You might think hammock underquilts are a waste of money and take up too much room.
They come with lots of benefits you'll appreciate on colder nights.
But I'm sure you just want to know whether or not you need one, so let's get to the bottom of it.
Do I Need An Underquilt For My Hammock?
Bottom insulation is essential when you're hammock camping in cold or hot weather. If you don't have anything between your sleeping back and the ground you'll be freezing at night. But you can choose between a hammock underquilt and a sleeping pad.
Most people will agree you can use a hammock sleeping pad down to a certain temperature then switch to an underquilt when it's colder.
But you don't need to go hammock camping with a sleeping pad. It's a huge bonus if you use an underquilt every time you go camping even in warmer weather.
Do You Need An Underquilt If You Have A Sleeping Bag?
I know it seems like you don't need a hammock quilt if you have a sleeping bag. Especially when it's warm during those long summer nights.
But there is a gap between you and the ground. Cold air is going to flow through the gap during the night and you'll be turned into an ice pop.
When you lie inside a sleeping back it gets squashed down even when it's made from quality material like goose down.
The gap between your body and the underside of the hammock is tiny. A good sleeping bag and nylon hammock will not be enough alone to protect you from cold weather.
How Important Is An Underquilt?
The most important thing about staying warm when you're hammock camping is bottom insulation. It doesn't matter what provides you with insulation.
I'm sure you could take a heap of wool blankets and throw them into your hammock, but you're camping so they won't squeeze into your backpack.
A hammock underquilt is so special because it provides you with the extra and it can be stuffed to a small size for portability.
At What Temperature Do You Need A Hammock Underquilt?
If you're just starting to hammock camp you should use an underquilt once the temperature drops to between 32-50 degrees.
If you already have a hammock sleeping pad with a high R-value feel free to keep using it in freezing conditions if it's enough to keep you warm.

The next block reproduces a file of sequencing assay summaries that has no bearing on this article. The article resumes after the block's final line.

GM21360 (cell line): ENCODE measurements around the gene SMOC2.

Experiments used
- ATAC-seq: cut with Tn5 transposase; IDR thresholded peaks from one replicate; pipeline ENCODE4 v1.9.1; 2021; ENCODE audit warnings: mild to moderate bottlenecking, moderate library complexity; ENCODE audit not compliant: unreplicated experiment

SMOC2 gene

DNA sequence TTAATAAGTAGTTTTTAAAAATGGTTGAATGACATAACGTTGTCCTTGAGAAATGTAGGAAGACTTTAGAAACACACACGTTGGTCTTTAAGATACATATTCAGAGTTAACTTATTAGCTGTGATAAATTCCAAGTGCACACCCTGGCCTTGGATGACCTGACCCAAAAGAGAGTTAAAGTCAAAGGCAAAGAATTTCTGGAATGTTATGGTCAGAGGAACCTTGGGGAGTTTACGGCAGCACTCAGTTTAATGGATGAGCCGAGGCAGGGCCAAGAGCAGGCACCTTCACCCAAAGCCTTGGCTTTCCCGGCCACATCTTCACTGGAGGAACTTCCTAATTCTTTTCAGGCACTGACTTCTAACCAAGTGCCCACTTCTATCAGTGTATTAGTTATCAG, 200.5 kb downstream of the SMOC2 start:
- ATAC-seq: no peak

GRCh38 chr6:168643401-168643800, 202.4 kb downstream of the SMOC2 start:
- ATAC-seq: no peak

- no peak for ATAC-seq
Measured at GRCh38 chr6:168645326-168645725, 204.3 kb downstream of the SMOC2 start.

Per square inch, hammock underquilts provide more warmth than sleeping pads and they also come with a few benefits I think beginner hammock campers will appreciate.
Here are some of the reasons why hammock underquilts are more comfortable:
- Lying on a hammock
- Quilts don't shift
- Covering your body
Lying on a hammock
There's nothing more relaxing than lying in a nylon camping hammock because they feel so good. But when you use a sleeping pad you're not sleeping on the hammock.
You're lying on top of a sleeping pad which isn't as good as it sounds. It takes lots of enjoyment away from sleeping in a hammock.
I know pads are sometimes crucial because you need bottom insulation, but I don't think anyone will argue about the fact lying on your hammock is more comfortable.
Quilts don't shift
It takes you a few minutes to set up your hammock quilt once you get used to it, but once you're done you don't need to think about it again.
The same can't usually be said about sleeping pads. It's hard to get comfortable when the pad underneath you is moving throughout the night.
You might be lucky if you have a sleeping pad compartment in your hammock and your pad is shaped specifically for hammocks. Quilts won't move anywhere.
Covering your body
A hammock quilt runs from the top of your hammock to the bottom. It means it covers every single part of your body.
Hammock sleeping pads don't normally offer you the same advantage because they're sometimes not long enough to cover your feet and your head.
If your sleeping pad is thin it's not going to do a good job covering the top half of your shoulders. You could end up with a chilly upper body during the night.
Downsides Of Hammock Underquilts
You might not want an underquilt for your hammock if you don't go camping in extreme weather. There are some negatives we should speak about before you make any decisions.